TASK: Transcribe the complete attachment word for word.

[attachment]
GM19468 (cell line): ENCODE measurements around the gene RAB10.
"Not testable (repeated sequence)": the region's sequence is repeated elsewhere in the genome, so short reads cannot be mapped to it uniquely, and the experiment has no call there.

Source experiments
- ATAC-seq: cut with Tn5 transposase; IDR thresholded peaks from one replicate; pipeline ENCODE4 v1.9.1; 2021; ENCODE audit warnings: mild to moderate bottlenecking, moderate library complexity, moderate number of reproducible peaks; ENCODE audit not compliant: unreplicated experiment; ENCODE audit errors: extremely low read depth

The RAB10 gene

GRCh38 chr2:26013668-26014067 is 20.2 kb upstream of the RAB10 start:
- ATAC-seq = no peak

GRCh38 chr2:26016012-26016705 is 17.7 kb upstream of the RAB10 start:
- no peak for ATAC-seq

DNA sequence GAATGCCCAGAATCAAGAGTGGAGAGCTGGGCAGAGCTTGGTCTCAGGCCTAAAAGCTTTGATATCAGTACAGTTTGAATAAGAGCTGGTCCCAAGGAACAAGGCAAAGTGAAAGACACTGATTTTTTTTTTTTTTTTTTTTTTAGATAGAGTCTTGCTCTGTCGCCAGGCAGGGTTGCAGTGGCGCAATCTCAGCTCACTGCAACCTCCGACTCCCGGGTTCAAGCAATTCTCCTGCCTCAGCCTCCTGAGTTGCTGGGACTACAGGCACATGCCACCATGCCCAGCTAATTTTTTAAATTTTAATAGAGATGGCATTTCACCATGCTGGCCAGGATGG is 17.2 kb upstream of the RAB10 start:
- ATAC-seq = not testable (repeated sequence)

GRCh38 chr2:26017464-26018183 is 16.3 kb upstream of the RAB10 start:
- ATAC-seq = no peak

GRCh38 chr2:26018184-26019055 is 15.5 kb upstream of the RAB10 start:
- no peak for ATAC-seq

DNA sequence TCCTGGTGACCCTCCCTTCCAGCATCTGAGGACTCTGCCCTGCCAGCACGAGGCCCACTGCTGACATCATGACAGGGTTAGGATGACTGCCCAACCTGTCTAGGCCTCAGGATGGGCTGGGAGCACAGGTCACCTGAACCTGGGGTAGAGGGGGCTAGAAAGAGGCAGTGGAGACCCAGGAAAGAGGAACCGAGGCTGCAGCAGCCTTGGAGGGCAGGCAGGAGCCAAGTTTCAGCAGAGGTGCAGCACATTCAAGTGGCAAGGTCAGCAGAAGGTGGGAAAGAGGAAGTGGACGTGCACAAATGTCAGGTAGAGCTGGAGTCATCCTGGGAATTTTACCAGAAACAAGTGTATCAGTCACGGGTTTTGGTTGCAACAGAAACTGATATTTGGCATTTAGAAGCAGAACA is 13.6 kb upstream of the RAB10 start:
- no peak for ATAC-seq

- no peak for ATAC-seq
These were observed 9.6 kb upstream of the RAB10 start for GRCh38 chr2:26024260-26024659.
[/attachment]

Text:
GM19468 (cell line): ENCODE measurements around the gene RAB10.
"Not testable (repeated sequence)": the region's sequence is repeated elsewhere in the genome, so short reads cannot be mapped to it uniquely, and the experiment has no call there.

Source experiments
- ATAC-seq: cut with Tn5 transposase; IDR thresholded peaks from one replicate; pipeline ENCODE4 v1.9.1; 2021; ENCODE audit warnings: mild to moderate bottlenecking, moderate library complexity, moderate number of reproducible peaks; ENCODE audit not compliant: unreplicated experiment; ENCODE audit errors: extremely low read depth

The RAB10 gene

GRCh38 chr2:26013668-26014067 is 20.2 kb upstream of the RAB10 start:
- ATAC-seq = no peak

GRCh38 chr2:26016012-26016705 is 17.7 kb upstream of the RAB10 start:
- no peak for ATAC-seq

DNA sequence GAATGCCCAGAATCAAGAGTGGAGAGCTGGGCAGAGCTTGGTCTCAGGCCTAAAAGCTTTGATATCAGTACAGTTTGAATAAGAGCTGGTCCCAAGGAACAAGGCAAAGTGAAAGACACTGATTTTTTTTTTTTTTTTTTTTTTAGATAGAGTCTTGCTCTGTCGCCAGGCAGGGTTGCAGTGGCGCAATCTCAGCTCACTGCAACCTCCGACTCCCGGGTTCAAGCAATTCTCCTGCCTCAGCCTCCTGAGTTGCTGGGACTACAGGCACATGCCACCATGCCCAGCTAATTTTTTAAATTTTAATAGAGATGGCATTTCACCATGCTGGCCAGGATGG is 17.2 kb upstream of the RAB10 start:
- ATAC-seq = not testable (repeated sequence)

GRCh38 chr2:26017464-26018183 is 16.3 kb upstream of the RAB10 start:
- ATAC-seq = no peak

GRCh38 chr2:26018184-26019055 is 15.5 kb upstream of the RAB10 start:
- no peak for ATAC-seq

DNA sequence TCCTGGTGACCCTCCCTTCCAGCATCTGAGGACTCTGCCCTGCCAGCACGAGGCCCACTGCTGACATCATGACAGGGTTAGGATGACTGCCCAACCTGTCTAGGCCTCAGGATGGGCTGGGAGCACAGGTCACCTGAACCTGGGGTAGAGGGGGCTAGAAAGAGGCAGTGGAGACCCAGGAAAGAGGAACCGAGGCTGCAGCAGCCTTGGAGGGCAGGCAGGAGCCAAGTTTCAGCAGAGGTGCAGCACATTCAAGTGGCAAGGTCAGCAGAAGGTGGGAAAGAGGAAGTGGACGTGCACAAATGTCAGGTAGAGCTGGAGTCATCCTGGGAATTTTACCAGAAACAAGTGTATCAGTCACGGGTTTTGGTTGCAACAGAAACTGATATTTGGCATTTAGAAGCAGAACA is 13.6 kb upstream of the RAB10 start:
- no peak for ATAC-seq

- no peak for ATAC-seq
These were observed 9.6 kb upstream of the RAB10 start for GRCh38 chr2:26024260-26024659.